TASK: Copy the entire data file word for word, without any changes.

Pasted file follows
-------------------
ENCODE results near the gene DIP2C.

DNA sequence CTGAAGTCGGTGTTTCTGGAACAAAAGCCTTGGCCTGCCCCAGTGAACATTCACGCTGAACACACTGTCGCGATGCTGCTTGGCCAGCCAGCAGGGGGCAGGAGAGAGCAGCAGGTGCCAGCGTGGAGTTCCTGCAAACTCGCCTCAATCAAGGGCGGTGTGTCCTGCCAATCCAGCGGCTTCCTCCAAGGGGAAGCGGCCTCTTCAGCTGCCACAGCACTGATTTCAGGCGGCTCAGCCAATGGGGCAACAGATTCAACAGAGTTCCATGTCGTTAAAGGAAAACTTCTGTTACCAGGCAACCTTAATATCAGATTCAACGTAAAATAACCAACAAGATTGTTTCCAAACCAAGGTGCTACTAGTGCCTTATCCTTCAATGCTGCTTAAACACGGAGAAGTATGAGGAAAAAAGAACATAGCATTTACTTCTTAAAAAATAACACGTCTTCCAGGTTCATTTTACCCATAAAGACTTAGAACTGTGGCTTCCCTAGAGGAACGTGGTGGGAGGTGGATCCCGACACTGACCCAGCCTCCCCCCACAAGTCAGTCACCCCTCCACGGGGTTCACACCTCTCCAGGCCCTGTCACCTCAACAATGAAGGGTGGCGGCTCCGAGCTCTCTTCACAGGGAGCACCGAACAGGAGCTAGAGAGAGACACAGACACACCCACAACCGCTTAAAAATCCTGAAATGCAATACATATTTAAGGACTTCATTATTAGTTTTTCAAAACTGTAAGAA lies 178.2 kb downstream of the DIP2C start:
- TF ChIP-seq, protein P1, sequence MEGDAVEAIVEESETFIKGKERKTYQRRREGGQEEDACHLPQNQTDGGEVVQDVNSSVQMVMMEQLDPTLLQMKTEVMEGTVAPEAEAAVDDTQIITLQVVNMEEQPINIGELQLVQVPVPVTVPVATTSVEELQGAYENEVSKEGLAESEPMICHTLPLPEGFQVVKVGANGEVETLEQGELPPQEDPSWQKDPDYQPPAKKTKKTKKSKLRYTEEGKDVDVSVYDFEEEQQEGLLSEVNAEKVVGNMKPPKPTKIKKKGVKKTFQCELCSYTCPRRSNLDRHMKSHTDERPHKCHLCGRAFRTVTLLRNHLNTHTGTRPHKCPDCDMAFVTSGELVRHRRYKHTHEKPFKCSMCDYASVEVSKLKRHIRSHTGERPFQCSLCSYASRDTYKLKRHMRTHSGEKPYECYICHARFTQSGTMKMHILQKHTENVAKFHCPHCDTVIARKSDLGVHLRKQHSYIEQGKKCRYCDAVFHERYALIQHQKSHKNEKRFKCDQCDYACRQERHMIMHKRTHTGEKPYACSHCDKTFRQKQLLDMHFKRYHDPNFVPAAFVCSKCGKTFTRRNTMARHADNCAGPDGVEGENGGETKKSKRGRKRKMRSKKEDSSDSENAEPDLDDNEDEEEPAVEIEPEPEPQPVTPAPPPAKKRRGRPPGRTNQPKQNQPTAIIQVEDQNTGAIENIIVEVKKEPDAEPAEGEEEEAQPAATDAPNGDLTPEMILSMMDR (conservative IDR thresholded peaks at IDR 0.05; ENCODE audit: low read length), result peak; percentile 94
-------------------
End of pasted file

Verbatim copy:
ENCODE results near the gene DIP2C.

DNA sequence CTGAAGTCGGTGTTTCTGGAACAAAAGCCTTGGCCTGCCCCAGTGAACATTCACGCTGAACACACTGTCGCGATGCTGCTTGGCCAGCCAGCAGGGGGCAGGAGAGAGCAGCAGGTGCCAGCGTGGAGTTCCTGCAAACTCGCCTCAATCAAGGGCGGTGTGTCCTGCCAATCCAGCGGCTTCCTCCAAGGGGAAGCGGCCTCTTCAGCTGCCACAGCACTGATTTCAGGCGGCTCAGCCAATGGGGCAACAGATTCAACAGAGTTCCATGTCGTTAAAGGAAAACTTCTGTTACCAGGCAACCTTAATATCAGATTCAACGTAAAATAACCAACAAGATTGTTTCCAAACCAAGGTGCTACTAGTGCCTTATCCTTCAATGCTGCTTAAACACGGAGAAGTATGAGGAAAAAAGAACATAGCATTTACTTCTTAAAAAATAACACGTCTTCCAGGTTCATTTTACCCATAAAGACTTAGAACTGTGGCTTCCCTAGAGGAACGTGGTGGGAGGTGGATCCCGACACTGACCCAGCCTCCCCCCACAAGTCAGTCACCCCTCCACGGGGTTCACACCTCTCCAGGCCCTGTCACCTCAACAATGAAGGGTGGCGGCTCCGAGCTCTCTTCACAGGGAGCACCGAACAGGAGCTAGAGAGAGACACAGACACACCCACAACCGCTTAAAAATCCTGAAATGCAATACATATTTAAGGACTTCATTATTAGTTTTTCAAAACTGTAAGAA lies 178.2 kb downstream of the DIP2C start:
- TF ChIP-seq, protein P1, sequence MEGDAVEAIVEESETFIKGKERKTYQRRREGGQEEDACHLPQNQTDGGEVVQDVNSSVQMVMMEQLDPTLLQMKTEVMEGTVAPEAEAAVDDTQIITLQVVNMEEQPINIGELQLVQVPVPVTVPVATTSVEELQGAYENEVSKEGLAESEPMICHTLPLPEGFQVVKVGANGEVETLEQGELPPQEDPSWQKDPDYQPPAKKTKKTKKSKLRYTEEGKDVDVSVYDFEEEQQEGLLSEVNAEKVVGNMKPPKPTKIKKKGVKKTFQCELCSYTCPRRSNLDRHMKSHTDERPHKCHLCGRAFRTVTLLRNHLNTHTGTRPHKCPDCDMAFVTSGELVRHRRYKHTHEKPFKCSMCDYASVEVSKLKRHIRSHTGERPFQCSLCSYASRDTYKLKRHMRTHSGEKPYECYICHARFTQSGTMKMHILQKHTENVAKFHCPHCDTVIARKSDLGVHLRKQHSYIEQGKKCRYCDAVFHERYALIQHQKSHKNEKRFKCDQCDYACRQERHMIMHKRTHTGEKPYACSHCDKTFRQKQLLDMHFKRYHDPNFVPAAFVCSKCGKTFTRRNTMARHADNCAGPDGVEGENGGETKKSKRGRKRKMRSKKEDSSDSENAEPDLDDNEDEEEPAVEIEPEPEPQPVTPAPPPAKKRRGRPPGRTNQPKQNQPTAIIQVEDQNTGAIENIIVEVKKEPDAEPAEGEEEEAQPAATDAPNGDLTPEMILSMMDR (conservative IDR thresholded peaks at IDR 0.05; ENCODE audit: low read length), result peak; percentile 94